In September of the same year, he participated in the successful siege of Monterrey, Mexico. He fought bravely at the Battle of Buena Vista on February 22, 1847, and was shot in the foot, being carried to safety by Robert H. Chilton. In recognition of Davis's bravery and initiative, commanding general Zachary Taylor is reputed to have said, "My daughter, sir, was a better judge of men than I was."[1] A siege is a military blockade of a city or fortress with the intent of conquering by force or attrition, often accompanied by an assault. ... This article is about the Mexican city; for other uses, see Monterrey (disambiguation). ... The Battle of Buena Vista was a land battle of the Mexican-American War fought on 23 February 1847 in Buena Vista, Coahuila, seven miles (12 km) south of Saltillo, in northern Mexico. ... is the 53rd day of the year in the Gregorian calendar. ... 1847 was a common year starting on Friday (see link for calendar). ... Robert Hall Chilton (February 25, 1815 – February 18, 1879) was an officer in the U.S. Army and then a brigadier general in the Confederate States Army during the American Civil War. ... This article is about the twelfth President of the United States. ...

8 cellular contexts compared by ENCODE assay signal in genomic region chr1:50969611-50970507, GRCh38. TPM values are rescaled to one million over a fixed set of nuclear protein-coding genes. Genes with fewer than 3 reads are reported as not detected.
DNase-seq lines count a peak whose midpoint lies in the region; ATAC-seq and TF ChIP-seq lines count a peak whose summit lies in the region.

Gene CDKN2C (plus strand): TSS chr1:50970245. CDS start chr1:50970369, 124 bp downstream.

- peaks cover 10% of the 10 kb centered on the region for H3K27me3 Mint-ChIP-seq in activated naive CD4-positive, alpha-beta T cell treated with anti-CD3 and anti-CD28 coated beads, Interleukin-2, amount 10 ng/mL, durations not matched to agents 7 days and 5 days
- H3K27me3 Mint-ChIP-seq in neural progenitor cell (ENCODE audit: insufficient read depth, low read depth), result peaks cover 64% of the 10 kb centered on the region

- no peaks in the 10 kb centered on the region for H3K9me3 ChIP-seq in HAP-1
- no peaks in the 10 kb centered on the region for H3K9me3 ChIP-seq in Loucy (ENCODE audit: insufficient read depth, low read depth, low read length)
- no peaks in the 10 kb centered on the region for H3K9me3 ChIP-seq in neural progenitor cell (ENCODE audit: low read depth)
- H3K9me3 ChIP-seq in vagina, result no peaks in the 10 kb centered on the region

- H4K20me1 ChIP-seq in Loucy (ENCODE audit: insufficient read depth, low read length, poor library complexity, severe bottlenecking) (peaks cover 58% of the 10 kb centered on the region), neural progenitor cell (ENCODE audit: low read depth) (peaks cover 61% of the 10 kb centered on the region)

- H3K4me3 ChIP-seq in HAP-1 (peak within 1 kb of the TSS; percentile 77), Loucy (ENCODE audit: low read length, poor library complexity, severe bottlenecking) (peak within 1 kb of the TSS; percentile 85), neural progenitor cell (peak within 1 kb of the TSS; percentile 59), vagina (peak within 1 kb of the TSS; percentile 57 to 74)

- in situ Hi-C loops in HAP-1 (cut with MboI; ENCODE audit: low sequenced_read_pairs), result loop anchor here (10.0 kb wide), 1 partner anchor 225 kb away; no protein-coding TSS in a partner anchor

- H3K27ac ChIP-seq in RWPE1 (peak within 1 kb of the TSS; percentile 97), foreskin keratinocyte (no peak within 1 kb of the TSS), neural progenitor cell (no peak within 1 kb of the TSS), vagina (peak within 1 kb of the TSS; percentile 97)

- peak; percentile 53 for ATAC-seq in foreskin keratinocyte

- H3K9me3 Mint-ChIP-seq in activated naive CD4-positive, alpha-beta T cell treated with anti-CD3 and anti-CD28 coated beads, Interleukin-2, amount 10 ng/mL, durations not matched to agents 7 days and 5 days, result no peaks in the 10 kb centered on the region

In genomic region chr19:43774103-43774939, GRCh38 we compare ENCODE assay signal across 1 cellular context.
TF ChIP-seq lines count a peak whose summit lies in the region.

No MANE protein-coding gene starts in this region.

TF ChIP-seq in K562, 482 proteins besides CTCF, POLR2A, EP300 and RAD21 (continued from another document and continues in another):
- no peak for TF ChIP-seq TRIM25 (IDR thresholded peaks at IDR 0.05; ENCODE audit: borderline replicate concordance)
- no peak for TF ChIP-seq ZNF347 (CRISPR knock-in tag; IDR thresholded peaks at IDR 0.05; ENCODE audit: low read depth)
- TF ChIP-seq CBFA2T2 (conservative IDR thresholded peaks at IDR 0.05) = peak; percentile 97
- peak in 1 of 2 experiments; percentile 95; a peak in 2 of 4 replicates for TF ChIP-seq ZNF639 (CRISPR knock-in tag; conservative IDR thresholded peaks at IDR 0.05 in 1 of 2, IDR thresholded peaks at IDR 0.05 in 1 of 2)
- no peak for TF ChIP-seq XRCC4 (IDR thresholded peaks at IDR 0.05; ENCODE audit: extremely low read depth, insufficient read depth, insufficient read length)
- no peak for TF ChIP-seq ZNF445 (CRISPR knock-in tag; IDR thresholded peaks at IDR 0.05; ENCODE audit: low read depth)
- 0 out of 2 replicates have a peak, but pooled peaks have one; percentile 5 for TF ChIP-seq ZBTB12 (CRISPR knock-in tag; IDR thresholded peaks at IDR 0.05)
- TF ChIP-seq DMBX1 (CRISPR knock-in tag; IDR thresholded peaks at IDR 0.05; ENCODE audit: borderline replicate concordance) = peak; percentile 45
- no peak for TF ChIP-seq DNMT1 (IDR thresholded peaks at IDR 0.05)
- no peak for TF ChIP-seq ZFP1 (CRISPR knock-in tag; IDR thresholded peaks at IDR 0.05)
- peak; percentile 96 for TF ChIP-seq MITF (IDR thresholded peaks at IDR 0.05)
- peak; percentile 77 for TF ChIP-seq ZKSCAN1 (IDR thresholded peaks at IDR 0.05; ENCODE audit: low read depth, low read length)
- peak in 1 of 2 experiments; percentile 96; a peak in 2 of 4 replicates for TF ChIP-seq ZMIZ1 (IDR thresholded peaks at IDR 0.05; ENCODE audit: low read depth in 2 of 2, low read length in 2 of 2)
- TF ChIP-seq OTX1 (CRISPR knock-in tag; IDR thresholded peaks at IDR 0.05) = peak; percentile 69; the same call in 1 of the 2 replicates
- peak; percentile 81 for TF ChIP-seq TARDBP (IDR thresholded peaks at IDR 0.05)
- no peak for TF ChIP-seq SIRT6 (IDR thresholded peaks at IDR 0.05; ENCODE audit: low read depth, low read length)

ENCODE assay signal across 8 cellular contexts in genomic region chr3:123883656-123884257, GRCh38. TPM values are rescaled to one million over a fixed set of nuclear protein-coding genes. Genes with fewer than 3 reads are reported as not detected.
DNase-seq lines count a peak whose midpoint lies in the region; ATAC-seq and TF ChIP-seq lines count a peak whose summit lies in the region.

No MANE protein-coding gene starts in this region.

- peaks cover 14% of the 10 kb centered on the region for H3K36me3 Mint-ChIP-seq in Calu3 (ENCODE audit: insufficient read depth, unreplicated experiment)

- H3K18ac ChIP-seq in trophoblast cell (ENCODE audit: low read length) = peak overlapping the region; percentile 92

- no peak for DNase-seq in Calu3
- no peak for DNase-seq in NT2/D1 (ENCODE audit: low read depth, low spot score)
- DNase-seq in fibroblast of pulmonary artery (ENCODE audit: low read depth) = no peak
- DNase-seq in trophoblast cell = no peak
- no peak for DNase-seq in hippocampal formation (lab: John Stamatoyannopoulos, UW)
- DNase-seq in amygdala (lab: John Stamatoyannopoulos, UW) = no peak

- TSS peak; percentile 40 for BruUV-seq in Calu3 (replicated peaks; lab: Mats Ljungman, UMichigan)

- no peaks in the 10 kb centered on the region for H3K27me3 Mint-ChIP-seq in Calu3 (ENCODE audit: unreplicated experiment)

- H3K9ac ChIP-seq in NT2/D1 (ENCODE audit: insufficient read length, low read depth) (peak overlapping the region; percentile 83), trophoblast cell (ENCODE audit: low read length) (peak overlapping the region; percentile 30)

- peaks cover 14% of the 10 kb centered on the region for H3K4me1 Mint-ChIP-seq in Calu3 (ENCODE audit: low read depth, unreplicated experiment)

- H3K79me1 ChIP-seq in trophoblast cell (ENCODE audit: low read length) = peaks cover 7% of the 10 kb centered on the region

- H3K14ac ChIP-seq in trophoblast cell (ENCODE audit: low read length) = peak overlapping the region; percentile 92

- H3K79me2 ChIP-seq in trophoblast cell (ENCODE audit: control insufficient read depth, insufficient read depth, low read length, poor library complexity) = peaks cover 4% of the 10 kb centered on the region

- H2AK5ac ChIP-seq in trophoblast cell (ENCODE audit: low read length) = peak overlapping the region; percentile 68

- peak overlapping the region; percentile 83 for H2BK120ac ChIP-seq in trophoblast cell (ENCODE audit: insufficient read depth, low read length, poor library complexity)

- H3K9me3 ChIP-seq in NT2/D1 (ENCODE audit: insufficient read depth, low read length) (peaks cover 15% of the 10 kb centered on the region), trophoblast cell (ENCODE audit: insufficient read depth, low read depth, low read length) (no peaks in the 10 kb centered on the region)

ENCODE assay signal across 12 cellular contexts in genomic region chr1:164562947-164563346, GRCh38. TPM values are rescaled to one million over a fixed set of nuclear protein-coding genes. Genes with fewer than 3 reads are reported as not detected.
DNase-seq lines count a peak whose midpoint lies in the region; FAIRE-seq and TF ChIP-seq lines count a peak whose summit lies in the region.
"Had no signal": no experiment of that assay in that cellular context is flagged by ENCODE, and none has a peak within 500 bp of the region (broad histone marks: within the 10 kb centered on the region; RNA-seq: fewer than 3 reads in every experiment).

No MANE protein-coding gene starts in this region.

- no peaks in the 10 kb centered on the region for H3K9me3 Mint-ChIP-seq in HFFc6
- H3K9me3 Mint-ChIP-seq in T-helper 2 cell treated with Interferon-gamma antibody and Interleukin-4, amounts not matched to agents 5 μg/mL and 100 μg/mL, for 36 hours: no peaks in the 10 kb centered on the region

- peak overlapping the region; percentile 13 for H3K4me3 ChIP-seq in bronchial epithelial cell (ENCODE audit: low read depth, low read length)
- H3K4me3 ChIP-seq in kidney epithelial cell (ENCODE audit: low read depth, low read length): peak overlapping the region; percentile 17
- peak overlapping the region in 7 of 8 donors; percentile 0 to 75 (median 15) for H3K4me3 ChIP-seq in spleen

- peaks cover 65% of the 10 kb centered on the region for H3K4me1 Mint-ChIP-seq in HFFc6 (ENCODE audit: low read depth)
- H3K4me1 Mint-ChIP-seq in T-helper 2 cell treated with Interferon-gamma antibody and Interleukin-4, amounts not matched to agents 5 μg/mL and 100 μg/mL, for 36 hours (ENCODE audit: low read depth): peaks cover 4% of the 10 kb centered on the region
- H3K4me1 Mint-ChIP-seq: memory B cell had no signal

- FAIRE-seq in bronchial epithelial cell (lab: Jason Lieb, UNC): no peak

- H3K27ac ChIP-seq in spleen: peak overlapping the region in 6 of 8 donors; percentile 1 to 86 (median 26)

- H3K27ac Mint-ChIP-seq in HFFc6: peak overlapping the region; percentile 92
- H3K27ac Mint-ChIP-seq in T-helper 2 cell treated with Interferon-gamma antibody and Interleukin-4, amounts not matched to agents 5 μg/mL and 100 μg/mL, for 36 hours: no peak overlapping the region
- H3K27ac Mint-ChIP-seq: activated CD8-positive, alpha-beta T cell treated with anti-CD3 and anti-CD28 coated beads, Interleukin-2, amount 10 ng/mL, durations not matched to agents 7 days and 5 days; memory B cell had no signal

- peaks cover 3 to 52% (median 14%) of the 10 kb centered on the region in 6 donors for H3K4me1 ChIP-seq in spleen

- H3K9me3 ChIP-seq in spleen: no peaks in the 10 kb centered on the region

President James K. Polk offered him a Federal commission as a brigadier general and command of a brigade of militia. He declined the appointment, arguing that the United States Constitution gives the power of appointing militia officers to the states, and not to the Federal government of the United States. This article is about the U.S. President. ... A Brigadier General, or one-star general, is the lowest rank of general officer in the United States and some other countries, ranking just above Colonel and just below Major General. ... In military science a brigade is a military unit that is part of a division and includes regiments (where that level exists), or (in modern armies) is composed of several battalions (typically two to four) and directly attached supporting units. ... Lebanese Kataeb militia The term Militia is commonly used today to refer to a military force composed of ordinary [1] citizens to provide defense, emergency, law enforcement, or paramilitary service, and those engaged in such activity, without being paid a regular salary or committed to a fixed term of service. ... Wikisource has original text related to this article: The United States Constitution The United States Constitution is the supreme law of the United States of America. ... Federal courts Supreme Court Circuit Courts of Appeal District Courts Elections Presidential elections Midterm elections Political Parties Democratic Republican Third parties State & Local government Governors Legislatures (List) State Courts Local Government Other countries Atlas  US Government Portal      A U.S. state is any one of the fifty subnational entities of... This article is about the federal government of the United States. ...